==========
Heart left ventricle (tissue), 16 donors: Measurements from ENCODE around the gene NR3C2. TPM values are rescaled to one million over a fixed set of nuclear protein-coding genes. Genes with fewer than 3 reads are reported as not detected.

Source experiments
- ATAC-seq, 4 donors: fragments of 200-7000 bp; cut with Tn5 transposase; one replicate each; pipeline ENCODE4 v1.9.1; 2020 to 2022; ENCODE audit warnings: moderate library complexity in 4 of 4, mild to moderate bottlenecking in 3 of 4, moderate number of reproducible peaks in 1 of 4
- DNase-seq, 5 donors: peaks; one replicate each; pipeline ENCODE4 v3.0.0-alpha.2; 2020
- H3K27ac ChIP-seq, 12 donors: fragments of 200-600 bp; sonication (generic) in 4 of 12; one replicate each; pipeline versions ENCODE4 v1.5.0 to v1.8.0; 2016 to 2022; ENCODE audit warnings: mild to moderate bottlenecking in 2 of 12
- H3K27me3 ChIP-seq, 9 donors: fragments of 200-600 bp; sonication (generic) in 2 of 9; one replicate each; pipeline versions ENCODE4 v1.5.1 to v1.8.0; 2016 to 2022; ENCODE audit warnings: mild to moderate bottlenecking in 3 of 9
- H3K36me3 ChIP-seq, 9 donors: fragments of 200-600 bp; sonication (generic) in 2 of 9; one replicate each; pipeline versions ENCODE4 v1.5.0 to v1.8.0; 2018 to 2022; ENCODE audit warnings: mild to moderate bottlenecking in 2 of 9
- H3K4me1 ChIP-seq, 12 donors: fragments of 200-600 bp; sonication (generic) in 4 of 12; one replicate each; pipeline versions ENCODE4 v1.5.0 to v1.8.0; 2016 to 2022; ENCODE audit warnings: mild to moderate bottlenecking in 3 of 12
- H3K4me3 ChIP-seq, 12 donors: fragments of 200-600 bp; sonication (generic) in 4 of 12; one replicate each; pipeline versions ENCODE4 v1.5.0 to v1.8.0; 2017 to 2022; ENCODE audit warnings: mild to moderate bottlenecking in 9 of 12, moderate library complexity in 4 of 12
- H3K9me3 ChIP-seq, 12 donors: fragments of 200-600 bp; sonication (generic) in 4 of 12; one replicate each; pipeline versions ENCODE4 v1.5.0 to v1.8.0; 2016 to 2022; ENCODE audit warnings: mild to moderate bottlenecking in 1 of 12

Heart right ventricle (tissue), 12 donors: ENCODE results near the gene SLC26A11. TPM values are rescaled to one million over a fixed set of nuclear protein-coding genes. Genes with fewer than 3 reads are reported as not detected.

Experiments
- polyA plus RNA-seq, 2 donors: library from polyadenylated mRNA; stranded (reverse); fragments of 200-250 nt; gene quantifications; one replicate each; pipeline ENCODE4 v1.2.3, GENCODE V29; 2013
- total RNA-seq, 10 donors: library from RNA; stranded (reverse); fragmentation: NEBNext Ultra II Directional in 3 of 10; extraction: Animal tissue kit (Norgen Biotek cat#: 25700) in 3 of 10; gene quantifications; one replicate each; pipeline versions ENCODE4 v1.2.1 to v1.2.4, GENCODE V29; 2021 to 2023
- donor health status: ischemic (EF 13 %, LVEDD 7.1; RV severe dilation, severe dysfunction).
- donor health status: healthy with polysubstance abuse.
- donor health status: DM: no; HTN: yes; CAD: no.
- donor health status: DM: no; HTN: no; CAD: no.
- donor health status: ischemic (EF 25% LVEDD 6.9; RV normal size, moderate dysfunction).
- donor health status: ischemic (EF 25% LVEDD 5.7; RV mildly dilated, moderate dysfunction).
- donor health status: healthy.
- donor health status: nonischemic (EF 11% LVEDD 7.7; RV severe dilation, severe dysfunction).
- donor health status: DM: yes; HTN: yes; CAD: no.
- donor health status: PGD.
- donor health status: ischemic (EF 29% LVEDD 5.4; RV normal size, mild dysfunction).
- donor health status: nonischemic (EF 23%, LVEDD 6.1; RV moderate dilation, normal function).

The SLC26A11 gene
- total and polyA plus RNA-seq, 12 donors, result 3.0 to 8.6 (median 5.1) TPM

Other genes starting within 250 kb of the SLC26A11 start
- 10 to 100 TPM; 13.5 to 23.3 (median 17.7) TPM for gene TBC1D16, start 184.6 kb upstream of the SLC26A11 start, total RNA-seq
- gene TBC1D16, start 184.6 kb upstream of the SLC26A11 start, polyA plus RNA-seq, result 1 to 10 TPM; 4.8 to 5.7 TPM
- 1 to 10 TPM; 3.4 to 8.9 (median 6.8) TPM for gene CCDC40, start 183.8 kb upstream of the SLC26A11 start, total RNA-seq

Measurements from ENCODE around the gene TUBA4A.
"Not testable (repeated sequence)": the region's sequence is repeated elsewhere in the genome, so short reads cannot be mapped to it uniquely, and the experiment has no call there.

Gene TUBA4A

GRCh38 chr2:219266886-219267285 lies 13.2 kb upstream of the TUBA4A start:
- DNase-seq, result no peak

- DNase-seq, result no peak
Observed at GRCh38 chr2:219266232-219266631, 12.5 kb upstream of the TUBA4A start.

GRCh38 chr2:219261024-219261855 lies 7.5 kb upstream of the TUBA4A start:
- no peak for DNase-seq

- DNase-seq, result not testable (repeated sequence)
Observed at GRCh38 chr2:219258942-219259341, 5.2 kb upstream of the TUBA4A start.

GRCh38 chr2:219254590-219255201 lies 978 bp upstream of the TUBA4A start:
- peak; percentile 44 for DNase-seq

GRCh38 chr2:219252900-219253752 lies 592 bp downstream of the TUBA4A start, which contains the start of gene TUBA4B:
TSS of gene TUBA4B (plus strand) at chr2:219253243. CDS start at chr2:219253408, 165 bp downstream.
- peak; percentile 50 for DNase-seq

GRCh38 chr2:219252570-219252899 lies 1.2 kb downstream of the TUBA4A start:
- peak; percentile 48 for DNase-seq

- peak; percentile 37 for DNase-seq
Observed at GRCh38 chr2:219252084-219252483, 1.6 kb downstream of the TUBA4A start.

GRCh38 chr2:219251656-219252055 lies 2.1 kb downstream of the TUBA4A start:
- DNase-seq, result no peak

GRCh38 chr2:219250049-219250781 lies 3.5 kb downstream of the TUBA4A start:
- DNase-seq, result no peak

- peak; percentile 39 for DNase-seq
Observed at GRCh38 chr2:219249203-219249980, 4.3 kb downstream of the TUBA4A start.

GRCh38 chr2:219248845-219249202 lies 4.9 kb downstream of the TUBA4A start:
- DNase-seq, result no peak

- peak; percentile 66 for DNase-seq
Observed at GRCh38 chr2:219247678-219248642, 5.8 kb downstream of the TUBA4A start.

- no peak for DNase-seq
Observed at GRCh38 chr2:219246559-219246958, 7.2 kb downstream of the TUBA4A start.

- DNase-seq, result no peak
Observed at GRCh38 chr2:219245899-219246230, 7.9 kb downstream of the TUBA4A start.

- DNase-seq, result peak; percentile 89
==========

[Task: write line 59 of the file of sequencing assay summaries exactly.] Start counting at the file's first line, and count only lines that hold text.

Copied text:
GRCh38 chr2:219248845-219249202 lies 4.9 kb downstream of the TUBA4A start: